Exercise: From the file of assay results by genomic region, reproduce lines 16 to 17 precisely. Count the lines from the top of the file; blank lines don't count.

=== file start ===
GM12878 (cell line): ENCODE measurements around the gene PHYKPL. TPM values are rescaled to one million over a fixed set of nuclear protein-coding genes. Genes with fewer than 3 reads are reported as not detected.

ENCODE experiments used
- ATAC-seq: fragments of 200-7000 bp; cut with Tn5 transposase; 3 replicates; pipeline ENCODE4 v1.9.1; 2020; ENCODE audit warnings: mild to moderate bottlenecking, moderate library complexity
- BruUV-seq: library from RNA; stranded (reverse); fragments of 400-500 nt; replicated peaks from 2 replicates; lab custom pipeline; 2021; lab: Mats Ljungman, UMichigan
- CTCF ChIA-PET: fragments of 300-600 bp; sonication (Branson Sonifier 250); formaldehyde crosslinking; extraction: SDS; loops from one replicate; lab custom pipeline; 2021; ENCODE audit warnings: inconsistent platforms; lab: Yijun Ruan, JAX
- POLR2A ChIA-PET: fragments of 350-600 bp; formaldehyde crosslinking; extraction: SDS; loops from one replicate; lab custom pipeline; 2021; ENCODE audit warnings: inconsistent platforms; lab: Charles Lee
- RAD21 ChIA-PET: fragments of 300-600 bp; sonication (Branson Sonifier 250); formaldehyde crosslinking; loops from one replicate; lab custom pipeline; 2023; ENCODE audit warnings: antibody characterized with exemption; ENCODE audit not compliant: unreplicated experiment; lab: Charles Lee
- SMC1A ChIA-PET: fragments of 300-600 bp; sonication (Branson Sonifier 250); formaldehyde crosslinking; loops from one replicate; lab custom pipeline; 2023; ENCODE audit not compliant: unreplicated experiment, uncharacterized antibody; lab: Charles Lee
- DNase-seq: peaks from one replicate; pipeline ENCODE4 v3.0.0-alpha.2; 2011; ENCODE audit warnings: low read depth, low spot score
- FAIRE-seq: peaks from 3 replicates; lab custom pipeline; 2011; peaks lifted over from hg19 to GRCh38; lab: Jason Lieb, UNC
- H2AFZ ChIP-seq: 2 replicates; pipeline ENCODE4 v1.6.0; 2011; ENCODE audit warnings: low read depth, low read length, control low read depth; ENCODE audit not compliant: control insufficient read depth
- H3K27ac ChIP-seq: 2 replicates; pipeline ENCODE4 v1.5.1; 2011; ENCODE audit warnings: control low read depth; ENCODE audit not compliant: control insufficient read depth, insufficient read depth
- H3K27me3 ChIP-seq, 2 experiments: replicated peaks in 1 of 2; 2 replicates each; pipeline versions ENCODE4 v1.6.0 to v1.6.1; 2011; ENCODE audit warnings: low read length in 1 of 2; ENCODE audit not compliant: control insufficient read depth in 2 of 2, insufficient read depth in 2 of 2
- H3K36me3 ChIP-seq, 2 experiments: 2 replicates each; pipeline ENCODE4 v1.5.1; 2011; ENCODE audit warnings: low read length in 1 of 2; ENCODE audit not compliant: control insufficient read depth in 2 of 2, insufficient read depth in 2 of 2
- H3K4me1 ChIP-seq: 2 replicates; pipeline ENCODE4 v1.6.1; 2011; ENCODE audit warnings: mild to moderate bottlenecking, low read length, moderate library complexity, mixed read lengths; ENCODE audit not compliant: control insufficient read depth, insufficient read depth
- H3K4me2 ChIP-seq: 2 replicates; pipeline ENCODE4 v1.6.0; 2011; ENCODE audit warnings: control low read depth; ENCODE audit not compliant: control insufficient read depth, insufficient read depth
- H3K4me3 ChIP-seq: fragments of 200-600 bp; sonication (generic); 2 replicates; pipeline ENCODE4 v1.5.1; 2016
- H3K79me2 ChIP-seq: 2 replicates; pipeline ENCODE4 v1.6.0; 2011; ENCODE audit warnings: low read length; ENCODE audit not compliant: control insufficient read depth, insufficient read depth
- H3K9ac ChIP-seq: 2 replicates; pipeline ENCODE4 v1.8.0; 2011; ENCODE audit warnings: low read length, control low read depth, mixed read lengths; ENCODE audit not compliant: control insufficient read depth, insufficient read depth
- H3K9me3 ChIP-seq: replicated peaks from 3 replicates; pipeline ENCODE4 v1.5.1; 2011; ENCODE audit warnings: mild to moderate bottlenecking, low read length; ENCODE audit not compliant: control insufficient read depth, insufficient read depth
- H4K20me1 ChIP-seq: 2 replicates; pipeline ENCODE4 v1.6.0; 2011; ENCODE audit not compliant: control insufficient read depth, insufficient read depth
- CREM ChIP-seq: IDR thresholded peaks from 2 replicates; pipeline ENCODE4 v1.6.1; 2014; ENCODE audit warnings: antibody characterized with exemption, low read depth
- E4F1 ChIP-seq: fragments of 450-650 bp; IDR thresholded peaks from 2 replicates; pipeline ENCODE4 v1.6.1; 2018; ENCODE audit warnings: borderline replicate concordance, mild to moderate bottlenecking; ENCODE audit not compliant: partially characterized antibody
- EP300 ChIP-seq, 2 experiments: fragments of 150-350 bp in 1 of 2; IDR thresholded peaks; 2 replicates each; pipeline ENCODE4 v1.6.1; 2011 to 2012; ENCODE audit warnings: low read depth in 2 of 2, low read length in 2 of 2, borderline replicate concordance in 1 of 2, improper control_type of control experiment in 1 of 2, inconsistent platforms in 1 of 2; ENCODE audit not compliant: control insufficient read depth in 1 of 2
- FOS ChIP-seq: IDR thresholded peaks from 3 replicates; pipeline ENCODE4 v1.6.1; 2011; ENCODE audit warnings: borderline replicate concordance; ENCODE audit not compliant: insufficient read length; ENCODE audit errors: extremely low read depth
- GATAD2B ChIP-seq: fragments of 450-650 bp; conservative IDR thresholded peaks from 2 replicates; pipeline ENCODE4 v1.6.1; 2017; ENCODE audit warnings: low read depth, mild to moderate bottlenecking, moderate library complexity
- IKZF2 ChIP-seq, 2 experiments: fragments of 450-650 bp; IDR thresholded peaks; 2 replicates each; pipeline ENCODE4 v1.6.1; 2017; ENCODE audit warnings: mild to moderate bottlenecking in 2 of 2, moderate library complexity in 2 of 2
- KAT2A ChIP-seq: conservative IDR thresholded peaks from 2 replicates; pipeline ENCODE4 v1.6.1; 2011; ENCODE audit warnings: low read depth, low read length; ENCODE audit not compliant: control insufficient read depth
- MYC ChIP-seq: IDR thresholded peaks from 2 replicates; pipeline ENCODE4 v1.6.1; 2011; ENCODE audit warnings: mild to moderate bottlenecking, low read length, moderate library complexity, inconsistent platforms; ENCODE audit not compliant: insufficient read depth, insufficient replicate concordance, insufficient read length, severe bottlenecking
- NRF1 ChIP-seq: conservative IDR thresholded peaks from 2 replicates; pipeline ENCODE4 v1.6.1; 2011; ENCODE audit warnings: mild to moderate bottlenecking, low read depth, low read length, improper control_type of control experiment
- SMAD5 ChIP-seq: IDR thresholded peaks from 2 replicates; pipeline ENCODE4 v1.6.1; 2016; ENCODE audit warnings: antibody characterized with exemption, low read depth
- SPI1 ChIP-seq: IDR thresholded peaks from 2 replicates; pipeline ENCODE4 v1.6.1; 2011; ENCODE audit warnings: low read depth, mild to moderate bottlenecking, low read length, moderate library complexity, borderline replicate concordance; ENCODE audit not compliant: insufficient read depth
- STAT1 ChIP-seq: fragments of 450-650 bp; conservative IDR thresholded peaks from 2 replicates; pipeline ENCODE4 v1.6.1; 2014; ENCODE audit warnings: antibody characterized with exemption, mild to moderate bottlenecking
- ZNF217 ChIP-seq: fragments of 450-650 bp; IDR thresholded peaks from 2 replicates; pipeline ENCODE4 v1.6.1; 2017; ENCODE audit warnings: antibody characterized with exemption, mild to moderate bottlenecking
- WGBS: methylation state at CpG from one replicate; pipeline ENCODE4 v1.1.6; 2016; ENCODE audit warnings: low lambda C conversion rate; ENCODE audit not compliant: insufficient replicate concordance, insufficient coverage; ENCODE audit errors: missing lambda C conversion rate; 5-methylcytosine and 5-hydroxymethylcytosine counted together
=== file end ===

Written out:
- H3K4me2 ChIP-seq: 2 replicates; pipeline ENCODE4 v1.6.0; 2011; ENCODE audit warnings: control low read depth; ENCODE audit not compliant: control insufficient read depth, insufficient read depth
- H3K4me3 ChIP-seq: fragments of 200-600 bp; sonication (generic); 2 replicates; pipeline ENCODE4 v1.5.1; 2016